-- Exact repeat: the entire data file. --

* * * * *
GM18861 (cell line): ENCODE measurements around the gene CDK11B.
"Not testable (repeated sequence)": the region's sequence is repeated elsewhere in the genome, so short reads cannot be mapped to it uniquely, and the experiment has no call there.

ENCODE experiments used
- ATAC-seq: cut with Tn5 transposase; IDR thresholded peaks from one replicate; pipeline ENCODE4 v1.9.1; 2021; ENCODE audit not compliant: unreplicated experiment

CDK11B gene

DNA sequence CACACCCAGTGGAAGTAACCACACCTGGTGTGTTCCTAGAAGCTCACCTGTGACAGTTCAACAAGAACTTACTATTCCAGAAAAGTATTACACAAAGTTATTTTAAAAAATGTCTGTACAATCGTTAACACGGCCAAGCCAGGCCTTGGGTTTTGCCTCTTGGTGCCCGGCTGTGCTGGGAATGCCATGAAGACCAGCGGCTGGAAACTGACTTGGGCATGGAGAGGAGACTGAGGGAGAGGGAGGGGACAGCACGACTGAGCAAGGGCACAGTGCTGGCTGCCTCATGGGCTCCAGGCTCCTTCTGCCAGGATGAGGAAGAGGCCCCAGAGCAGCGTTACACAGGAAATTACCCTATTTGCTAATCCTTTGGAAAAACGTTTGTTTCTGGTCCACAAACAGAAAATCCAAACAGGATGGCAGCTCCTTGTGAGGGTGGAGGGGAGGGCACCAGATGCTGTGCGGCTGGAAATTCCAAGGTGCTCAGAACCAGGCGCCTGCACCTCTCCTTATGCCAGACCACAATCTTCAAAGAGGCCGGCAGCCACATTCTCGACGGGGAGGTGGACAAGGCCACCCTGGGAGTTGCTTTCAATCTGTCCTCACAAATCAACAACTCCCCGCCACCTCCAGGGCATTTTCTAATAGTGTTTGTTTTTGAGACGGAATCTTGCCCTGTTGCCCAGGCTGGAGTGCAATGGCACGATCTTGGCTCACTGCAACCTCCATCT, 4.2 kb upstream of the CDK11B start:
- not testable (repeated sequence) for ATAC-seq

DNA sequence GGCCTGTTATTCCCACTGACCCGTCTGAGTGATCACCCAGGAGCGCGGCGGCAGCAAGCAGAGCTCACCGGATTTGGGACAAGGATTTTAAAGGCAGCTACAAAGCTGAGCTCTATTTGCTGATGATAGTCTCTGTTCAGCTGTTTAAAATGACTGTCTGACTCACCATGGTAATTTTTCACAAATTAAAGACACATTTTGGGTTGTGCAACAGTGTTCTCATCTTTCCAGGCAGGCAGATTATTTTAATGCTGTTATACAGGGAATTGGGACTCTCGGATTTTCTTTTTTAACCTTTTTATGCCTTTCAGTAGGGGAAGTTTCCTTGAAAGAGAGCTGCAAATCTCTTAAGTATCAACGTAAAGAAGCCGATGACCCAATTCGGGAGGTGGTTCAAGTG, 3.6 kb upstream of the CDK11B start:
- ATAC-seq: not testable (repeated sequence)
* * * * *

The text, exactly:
GM18861 (cell line): ENCODE measurements around the gene CDK11B.
"Not testable (repeated sequence)": the region's sequence is repeated elsewhere in the genome, so short reads cannot be mapped to it uniquely, and the experiment has no call there.

ENCODE experiments used
- ATAC-seq: cut with Tn5 transposase; IDR thresholded peaks from one replicate; pipeline ENCODE4 v1.9.1; 2021; ENCODE audit not compliant: unreplicated experiment

CDK11B gene

DNA sequence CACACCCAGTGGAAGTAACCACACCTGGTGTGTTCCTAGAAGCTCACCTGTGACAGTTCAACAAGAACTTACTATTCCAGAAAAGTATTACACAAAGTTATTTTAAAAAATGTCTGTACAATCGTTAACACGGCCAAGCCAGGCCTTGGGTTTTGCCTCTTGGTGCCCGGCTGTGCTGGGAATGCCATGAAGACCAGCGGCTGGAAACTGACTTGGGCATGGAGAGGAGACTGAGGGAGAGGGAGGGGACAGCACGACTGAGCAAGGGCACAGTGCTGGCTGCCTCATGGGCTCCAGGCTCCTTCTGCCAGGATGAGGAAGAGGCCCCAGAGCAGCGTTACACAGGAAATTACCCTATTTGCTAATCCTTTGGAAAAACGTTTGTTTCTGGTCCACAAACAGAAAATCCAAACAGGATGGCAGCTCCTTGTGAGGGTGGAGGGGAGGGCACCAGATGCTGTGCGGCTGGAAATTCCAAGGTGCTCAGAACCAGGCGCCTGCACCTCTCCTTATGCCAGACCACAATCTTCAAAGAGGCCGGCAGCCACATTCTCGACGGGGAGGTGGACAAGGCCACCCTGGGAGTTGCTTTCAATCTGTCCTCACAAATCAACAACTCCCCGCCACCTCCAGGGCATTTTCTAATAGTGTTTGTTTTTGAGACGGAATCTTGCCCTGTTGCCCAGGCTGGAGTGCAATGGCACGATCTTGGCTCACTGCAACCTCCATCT, 4.2 kb upstream of the CDK11B start:
- not testable (repeated sequence) for ATAC-seq

DNA sequence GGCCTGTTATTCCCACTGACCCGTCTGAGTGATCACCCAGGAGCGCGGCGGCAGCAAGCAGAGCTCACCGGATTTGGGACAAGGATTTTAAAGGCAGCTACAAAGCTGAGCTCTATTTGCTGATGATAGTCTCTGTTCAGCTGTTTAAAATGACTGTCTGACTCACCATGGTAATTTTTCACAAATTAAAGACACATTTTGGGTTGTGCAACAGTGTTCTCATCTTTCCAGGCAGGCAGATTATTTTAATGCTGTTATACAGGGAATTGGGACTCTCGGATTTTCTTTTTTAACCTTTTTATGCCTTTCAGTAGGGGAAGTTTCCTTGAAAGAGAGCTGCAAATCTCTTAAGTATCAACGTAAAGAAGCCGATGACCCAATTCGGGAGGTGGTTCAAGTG, 3.6 kb upstream of the CDK11B start:
- ATAC-seq: not testable (repeated sequence)